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Michael Sailstorfer’s debut solo show in Mexico City opens with Wolken Monclova (2017), an arrangement of truck tyre inner-tubes, composed into nebulous chandeliers, leaning and bumping into each other and blocking out the sun, which typically lightens Monclova’s atrium entrance. Smoothly formed through their inflation they bring with them the presence of Berlin’s heavy winter skies, infecting Mexico’s optimistic attitude with European cynicism. The usually airy vacuum, with its verdant planted wall, is conferred a brooding presence and the threat of rain.

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Wolken Monclova (2017), Michael Sailstorfer, Image credit:  Patrick López Jaimes Courtesy of the artist and PROYECTOSMONCLOVA

 

At the opposite end of the show this threat is realised in Tränen (2015), a video presentation of a rural German cottage being crushed down to the foundations by a series of giant raindrops. Three at a time they slowly descend onto the roof tiles, timber work and the breeze block exterior. One plummets straight through the roof, another deflect off, tearing a route through the tiles, the third clips the apex falling behind the building. Slowly, over nine minutes, the impacts have a collective result, through the roof, through the timbers, taking down the walls and pummelling the remains.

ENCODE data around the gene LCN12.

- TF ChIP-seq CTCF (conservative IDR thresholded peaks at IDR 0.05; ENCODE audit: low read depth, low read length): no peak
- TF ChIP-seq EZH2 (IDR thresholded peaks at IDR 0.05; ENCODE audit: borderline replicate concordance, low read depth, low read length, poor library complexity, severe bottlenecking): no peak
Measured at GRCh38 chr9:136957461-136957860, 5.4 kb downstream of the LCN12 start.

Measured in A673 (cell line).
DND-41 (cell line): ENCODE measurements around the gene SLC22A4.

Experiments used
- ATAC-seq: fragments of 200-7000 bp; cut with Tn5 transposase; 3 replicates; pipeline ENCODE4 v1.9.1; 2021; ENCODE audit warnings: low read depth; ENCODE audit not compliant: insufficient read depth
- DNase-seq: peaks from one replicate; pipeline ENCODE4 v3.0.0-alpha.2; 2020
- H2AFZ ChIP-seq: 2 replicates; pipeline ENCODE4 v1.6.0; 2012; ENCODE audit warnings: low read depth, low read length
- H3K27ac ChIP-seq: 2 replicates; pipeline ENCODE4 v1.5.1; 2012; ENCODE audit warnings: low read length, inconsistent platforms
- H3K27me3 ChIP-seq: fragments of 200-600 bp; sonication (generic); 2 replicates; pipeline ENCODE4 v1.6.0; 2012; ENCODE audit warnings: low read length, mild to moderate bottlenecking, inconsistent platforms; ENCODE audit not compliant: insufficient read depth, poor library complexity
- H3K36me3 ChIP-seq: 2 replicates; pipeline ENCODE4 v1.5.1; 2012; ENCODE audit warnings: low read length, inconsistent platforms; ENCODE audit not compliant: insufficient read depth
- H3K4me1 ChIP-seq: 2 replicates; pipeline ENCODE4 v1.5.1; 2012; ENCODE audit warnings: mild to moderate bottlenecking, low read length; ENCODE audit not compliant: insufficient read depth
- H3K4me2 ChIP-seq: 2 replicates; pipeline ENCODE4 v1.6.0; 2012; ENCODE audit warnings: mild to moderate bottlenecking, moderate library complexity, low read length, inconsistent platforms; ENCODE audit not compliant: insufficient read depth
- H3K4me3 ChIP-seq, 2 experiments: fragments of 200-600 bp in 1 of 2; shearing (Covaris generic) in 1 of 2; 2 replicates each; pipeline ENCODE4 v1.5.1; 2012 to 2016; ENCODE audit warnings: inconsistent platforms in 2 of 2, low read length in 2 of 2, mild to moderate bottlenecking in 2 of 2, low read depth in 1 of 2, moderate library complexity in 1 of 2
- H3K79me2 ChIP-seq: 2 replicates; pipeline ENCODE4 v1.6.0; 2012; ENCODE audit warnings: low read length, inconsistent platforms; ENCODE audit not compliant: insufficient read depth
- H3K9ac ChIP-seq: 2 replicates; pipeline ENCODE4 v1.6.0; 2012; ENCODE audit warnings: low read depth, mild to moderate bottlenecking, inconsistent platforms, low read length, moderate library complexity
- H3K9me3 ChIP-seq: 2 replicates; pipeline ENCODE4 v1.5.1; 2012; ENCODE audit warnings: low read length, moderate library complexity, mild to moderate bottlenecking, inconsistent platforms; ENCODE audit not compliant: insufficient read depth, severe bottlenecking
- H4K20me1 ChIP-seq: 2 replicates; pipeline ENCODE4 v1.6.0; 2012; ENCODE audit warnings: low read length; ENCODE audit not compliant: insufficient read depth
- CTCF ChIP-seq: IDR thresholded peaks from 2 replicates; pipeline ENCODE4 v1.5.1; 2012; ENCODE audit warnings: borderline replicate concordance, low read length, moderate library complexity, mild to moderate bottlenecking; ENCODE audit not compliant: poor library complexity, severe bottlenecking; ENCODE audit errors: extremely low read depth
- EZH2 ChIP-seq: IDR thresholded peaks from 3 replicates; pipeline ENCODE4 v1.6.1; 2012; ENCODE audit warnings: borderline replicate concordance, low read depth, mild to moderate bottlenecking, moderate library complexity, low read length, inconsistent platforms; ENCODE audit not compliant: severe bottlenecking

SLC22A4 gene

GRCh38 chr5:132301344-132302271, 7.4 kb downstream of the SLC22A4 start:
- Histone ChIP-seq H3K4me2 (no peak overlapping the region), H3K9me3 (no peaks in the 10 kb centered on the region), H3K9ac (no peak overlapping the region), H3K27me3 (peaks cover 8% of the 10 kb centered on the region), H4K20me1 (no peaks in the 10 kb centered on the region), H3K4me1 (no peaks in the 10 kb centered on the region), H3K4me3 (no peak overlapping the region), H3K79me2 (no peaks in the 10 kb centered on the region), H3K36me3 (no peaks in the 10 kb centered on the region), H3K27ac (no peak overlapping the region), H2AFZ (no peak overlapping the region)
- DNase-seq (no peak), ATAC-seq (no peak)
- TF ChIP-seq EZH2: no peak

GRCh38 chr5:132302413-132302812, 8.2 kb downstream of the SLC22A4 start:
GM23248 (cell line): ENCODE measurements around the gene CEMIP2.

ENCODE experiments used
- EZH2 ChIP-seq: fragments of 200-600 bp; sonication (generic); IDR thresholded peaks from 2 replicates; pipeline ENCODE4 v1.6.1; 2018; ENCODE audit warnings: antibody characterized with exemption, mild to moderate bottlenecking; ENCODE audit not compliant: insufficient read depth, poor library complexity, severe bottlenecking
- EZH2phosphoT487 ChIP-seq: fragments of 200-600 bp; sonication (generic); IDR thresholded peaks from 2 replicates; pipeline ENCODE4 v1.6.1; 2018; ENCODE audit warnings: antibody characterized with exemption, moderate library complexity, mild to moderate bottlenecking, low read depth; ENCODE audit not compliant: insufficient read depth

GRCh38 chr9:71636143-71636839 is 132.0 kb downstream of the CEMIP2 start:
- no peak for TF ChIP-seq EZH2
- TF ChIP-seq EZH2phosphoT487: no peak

Filmed in an idealistic village, the house is destroyed by actual gigantic cast teardrops, painted in silvery blue and hoisted into the air by three cranes. The townsfolk created an impromptu festival to watch as Sailstofer’s video piece come to life, drinking beer, eating BBQ and reclining in foldout chairs. In post production, the crane cables were removed, finishing the work with a surrealist tone which recalls René Magritte, the Monty Python animations of Terry Gilliam and the aesthetic of some early computer games. All this is set against a backdrop which recollects the history of European landscape painting, with the sun shifting through the sky from crisp morning blue to golden evening, granting each stage of the destruction a different pictorial tone.